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4.4 out of 5 stars
4.4 out of 5 stars
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on 10 March 2005
If you're thinking that walking could be a good way of getting fit, losing weight or just keeping you healthy, then this book will tell you how to go about it. If you have already started walking and want to hone your power walking technique, or train for a specific goal (e.g. the London Moonwalk), then this book will tell you everything you need to know. But if you're more into hiking or country walks, then this is not for you.
A brilliant book at all levels, Walking for Fitness is written by Nina Barough who started the Walk the Walk charity and is a power-walking guru. It covers absolutely everything, with sections on how to get started, basic walking technique, stretches and complimentary exercises, good walking shoes and clothing, cross training, food intake, related injuries, walking with children, walking while pregnant, walking for charities or in competitions and training programmes.
Barough has devised different training programmes for beginner, intermediate and advanced levels, for weight loss, and for those with distance goals. I am in training for the Moonwalk marathon this summer (2005), but I started using this book when I was a complete novice and it has held my hand all the way through. I am still referring to it to remind myself of things I have forgotten, for information that is relevant to me now but wasn't when I started, or for the extras I can focus on now that more of my routine has become automatic.
It doesn't matter whether you are 20 or 60, this is an uplifting book that will encourage you into a way of keeping fit that you can rely on for the rest of your life. After all, you can walk anywhere and everywhere. Worth every penny.
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I've read a few fitness books (Matt Roberts, Anita Bean and Running Made Easy). There are some very good books out nowadays and I was surprised at how much I enjoyed reading Walking for Fitness. It's not really true that the book is aimed purely at Power walkers as I think any fitness seeking walker would benefit from the advice here.

Of all the books I've read, this one made the most sense to me. It is motivational without being OTT (as these type of books often are). The book is clear and progresses very naturally through all aspects of fitness without making it feel like any part is going to be a struggle. That is the beauty of this book for me: a lot of the time, fitness manuals (in their OTT approach to superhuman healthy living) send you into an OTT regime you'd rarely keep up with. This is gentle and sensible and covers so much more besides just power walking (meditation whilst walking, positive thinking and visualisation, pedicures, massage, healthy diet (where fry ups are allowed!!!), and even basic pilates and yoga). On top of this, you get a good grounding in walking and general fitness. Nothing is too much; just enough to start and enjoy without feeling there is any pressure to succeed.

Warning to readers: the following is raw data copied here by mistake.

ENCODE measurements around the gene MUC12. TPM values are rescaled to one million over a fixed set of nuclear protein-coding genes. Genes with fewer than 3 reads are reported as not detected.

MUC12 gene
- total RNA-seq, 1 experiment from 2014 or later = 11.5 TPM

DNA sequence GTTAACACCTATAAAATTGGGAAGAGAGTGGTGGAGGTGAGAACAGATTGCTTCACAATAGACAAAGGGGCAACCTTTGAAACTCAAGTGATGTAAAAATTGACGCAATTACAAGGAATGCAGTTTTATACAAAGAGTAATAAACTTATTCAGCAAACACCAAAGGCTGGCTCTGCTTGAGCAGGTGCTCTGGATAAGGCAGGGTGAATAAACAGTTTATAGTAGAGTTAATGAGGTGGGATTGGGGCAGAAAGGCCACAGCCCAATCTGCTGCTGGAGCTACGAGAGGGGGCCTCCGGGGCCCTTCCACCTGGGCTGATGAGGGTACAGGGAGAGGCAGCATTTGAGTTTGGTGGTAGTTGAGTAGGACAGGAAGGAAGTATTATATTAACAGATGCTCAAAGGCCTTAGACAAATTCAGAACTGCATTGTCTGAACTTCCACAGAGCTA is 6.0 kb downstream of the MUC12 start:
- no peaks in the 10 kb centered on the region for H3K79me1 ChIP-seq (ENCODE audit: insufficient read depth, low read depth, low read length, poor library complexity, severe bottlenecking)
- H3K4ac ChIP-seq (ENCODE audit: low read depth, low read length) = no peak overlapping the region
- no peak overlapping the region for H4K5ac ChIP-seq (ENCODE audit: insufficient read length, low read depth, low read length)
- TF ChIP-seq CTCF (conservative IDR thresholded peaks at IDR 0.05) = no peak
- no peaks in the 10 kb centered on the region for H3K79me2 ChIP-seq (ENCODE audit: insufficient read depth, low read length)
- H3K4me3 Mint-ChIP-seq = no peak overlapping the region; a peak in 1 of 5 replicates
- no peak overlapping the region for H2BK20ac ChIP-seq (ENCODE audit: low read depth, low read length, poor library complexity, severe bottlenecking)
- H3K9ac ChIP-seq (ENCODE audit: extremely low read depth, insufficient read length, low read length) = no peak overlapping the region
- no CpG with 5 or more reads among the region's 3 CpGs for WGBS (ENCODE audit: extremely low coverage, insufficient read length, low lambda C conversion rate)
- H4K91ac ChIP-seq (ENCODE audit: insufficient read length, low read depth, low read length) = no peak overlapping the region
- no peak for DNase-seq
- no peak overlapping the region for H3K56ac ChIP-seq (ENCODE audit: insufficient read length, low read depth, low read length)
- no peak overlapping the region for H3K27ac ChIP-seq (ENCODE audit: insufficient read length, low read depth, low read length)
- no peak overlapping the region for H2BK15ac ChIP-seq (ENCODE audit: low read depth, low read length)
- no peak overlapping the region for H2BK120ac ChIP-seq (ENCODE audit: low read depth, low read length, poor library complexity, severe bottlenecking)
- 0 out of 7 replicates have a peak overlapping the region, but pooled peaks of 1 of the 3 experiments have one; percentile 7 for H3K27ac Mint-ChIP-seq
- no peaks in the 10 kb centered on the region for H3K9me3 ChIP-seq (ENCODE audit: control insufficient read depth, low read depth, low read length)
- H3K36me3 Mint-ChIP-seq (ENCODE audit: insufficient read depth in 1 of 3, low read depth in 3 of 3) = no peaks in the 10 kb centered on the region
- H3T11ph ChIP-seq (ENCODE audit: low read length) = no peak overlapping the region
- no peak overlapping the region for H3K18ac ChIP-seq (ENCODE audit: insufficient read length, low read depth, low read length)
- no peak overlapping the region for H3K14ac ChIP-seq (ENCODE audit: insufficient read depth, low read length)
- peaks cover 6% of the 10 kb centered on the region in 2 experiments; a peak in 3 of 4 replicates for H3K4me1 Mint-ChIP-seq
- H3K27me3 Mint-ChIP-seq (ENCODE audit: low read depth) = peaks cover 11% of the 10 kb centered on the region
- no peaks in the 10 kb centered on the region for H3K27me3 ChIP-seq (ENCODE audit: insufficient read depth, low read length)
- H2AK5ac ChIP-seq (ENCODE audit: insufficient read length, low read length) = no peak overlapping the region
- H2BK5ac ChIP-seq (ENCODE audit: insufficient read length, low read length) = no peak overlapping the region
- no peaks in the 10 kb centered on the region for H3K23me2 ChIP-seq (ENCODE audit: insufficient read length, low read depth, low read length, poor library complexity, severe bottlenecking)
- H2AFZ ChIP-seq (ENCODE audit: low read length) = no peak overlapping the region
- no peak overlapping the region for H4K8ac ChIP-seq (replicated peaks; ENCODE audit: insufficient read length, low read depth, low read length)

I thoroughly enjoyed this and hope that Nina Barough writes more books in future. It may not be strong enough to motivate a health fanatic, but if you're looking for a solid and gentle fitness book -- which allows you to develop at your own pace without feeling pressured to do more -- you can't really go wrong.
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on 25 May 2004
The author, Nina Barough, is the organiser of the Moonwalk, which is a marathon walk held every year in London to raise money for Breast Cancer research.
This book is excellent if you want to use walking to build up your fitness or lose weight through walking. However, it really does mean walking in the park or on roads. The author spends no time at all on any sort of off-road walking, which is what most people would choose to do if they want to walk long distances (and this builds up to walking marathons). She suggests walking shoes rather than boots - again, only suitable for road walking. There are lots of handy tips on nutrition and stretching and some useful training guides for marathons and half-marathons.
I do lots of walking and I did find some of the book helpful but would suggest it is mainly for beginners. If you are doing the Moonwalk, this would be an excellent training guide.
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VINE VOICEon 6 May 2009
Having been a runner training for 10K races, when I was diagnosed with breast cancer, I was loathed to give it up. However, two weeks into chemo I had to admit that even a short run was too much for me which left me frustrated and down.

Then I decided to put together a walking plan so that I can walk myself fit through chemo and once it is over I can take up my running again.